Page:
But what would happen if the May 1 market price of wheat was $7, in which case the farmer owed the baker $15,000? The exchange could ask the farmer to deposit an additional $5,000, but what if she didn’t?

How can the exchange address this kind of risk? Through the mechanism of daily settlement.

Rather than wait until May 1 to settle the contract, what if the exchange did a settlement of the contract every day, until May 1? Let’s see how the farmer’s account would look over a contract of, say, five days (just to make the following table shorter), and settled daily:

  • Day, Market Price, 1-Day Change, Settlement, Account Balance
  • 0, $4.00, $0.00, $0.00, $10,000
  • 1, $3.80, ($0.20), $1,000, $11,000
  • 2, $3.60, ($0.20), $1,000, $12,000
  • 3, $4.20, $0.60, ($3,000), $9,000
  • 4, $4.50, $0.30, ($1,500), $7,500
  • 5, $5,00, $0.50, ($2,500), $5,000

For a futures contract of 5,000 bushels at today’s price of $5, that settles daily, we see the same net effect for the farmer—i.e. a total transfer of $5,000—as if the contract settled at the end.

With daily settlement, if the price goes against the farmer for a while, such that her margin (collateral) drops to a dangerous level, the exchange can request that she add additional margin to her account. This is known as a margin call. If she doesn’t, and her margin reaches zero, the exchange can simply close out her position, an event called liquidation, and let another farmer in the marketplace pickup and carry on with the contract.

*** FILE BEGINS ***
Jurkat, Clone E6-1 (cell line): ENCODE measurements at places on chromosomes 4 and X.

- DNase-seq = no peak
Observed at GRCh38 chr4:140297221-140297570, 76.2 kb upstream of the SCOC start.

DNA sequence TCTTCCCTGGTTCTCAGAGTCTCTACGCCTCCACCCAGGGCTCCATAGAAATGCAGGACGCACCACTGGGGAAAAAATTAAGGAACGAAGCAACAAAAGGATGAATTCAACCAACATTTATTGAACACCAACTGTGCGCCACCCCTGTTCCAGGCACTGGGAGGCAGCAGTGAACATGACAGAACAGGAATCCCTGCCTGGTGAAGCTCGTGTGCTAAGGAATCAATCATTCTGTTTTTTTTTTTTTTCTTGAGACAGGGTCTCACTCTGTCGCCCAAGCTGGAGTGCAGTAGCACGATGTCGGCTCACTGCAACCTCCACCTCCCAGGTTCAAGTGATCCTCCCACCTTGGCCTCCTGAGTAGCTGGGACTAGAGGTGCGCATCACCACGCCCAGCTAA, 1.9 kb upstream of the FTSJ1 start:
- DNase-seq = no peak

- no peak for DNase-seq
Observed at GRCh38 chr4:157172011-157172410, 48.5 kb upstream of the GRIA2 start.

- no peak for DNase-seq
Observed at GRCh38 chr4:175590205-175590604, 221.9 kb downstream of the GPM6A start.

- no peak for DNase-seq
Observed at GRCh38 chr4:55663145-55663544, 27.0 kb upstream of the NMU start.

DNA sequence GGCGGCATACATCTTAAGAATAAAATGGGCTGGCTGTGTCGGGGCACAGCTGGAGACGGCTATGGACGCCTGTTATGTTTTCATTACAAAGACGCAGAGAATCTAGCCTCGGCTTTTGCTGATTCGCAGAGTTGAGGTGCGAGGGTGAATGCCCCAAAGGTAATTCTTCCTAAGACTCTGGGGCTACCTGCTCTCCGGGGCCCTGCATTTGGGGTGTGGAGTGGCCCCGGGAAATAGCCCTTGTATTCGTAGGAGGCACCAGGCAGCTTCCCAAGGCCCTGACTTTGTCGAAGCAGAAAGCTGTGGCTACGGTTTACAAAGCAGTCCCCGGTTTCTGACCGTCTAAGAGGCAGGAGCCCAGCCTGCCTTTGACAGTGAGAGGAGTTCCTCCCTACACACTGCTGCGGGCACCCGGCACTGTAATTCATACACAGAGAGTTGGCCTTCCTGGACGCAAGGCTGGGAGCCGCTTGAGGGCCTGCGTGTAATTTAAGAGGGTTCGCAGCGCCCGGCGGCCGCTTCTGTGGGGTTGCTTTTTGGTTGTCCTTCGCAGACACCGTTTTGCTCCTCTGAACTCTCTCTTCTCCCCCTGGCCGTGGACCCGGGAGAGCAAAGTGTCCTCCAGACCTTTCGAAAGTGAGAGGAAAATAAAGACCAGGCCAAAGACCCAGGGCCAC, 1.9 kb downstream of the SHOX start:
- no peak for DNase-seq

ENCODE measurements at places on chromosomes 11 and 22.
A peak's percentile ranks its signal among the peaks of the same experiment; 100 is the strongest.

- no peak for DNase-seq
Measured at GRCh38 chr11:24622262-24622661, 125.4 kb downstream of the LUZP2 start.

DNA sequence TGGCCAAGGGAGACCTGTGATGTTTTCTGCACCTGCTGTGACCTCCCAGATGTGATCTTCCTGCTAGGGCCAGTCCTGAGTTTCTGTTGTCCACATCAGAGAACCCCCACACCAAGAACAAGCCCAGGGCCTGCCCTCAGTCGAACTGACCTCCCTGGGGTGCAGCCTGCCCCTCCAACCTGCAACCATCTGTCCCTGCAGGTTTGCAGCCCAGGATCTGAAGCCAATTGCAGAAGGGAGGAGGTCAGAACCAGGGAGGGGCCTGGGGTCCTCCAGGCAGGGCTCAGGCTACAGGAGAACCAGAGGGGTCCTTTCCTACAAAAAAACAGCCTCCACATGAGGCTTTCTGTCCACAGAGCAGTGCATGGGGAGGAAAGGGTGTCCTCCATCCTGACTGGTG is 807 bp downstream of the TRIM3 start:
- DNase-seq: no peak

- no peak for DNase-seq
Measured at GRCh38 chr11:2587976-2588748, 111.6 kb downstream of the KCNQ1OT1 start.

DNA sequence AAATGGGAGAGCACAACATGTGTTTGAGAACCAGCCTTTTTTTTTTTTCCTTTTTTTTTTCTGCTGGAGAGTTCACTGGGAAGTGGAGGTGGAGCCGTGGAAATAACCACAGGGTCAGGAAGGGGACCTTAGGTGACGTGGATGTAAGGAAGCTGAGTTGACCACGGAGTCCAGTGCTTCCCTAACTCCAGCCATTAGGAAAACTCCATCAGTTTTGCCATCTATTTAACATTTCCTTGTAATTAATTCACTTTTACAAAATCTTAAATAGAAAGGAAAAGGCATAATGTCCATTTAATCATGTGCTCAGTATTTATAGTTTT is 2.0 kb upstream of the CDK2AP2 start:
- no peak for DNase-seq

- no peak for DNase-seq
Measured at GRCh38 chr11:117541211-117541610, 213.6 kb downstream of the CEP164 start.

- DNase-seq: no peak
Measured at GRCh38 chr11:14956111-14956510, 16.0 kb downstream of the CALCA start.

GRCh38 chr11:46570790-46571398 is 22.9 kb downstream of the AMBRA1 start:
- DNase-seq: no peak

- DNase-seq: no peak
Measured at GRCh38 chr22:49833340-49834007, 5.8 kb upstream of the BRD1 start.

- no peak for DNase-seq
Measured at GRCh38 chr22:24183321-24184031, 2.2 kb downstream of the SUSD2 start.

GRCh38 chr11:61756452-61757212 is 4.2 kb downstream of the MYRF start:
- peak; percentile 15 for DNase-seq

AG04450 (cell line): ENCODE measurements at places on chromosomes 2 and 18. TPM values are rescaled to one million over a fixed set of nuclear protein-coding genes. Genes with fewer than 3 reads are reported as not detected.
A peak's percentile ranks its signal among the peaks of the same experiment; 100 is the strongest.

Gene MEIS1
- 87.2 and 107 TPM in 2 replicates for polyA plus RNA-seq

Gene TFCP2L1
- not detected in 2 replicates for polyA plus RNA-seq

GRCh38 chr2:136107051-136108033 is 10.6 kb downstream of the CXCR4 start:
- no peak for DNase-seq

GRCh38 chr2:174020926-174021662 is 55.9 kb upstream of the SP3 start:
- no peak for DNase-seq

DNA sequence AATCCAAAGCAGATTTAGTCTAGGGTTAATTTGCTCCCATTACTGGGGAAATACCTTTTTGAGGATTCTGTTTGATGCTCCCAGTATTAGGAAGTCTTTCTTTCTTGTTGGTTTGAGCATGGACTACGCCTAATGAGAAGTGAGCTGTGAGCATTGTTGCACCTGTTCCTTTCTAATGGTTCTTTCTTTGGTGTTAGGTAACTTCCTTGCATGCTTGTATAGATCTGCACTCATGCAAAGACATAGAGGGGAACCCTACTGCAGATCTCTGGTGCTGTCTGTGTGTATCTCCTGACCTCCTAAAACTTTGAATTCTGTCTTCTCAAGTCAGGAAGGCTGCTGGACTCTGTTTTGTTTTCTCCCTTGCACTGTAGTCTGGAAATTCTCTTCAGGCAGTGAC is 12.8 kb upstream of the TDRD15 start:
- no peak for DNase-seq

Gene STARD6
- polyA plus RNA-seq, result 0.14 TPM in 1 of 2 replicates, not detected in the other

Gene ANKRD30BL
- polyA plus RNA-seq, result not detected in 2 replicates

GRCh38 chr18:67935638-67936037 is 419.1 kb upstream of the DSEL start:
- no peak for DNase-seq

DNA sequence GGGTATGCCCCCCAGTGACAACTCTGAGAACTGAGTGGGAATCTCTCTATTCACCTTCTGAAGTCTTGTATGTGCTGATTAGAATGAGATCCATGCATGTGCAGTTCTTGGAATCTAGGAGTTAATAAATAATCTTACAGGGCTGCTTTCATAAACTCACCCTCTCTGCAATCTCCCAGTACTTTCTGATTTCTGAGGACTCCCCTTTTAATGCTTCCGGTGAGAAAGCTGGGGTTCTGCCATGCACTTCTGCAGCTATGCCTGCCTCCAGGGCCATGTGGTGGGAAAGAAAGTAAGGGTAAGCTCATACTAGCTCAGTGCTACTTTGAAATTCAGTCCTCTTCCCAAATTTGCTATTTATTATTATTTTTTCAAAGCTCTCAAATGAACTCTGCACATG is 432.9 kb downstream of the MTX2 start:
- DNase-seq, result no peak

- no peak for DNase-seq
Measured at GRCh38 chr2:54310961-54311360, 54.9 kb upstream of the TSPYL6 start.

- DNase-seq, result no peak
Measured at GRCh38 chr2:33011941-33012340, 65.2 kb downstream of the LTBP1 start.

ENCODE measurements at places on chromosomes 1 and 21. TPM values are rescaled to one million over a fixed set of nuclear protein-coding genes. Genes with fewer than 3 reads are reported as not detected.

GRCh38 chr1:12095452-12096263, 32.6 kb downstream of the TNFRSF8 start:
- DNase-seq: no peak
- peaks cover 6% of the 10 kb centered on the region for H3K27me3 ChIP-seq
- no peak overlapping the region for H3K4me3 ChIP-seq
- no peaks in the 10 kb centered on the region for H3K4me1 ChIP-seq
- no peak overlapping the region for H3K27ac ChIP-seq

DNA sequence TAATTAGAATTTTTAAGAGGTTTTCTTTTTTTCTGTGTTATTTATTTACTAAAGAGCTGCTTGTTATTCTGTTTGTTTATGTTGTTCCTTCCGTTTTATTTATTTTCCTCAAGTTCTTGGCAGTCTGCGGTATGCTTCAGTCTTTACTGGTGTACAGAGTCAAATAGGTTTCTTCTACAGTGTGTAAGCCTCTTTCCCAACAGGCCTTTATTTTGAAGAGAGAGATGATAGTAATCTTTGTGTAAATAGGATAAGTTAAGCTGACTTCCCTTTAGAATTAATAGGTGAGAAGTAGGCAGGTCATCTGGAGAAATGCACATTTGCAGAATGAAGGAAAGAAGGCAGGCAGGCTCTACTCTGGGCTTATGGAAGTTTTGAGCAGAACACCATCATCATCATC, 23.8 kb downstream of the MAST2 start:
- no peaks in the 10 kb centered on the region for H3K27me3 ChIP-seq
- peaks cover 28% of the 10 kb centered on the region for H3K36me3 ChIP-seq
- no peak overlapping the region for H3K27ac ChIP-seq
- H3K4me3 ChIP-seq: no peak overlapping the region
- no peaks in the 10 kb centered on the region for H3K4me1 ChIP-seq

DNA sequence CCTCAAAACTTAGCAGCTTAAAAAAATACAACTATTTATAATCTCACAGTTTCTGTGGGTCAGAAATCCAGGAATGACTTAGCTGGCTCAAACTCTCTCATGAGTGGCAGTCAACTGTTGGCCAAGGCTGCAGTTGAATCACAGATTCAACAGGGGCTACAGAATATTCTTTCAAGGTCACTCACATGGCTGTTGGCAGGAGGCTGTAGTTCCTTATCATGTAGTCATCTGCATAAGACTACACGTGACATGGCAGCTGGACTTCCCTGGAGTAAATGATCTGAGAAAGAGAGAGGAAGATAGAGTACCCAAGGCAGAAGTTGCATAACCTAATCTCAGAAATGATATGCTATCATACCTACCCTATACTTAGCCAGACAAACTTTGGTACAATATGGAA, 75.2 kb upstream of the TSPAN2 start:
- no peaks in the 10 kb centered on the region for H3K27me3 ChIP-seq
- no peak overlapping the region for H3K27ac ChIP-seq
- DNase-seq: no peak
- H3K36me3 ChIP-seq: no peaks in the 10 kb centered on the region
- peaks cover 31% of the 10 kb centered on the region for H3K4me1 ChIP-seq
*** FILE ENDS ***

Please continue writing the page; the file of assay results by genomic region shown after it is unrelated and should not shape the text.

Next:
Since this market model for the trading of commodities doesn’t actually involve the physical delivery of commodities, financial investors began participating simply for the opportunity to speculate on the future price change of the underlying commodity. And naturally, today we have platforms like Bitmex and Deribit that let crypto currency investors speculate on the future prices of currencies like Bitcoin.

This article has explained the fundamentals of futures markets. Here’s some additional comments and issues I’ll address in future articles:

  • In cryptocurrency futures markets, contracts are cash settled in bitcoin. This is unique in that the contract is settled in a difference currency from that in which it is priced.
  • Some crypto currency futures markets allow you to enter long and short positions up to 100 times the amount of collateral you’ve deposited, thereby allowing you to amplify both your potential gains and losses. This is called leverage. The risk associated with using leverage, however, is that a small movement of price against you can result in a liquidation and loss of collateral.
  • Some futures exchanges now offer “perpetual” futures contracts that settle daily, and have no future expiration date. In order to incentivize these contracts to track the spot price, these exchanges have implemented a mechanism by which a small amount of funds are transferred daily between long and short participants depending on the daily movement of the contract and spot prices.
  • In the case of contango, there’s a particular strategy in which a participant goes short, and buys the physical commodity, that result in earning the current premium that exists between the contract and spot prices. My second article detailing how this work.
  • To provide for their services, exchanges charge a fee to participate in a futures transaction, for example 0.05% on entering and leaving a position.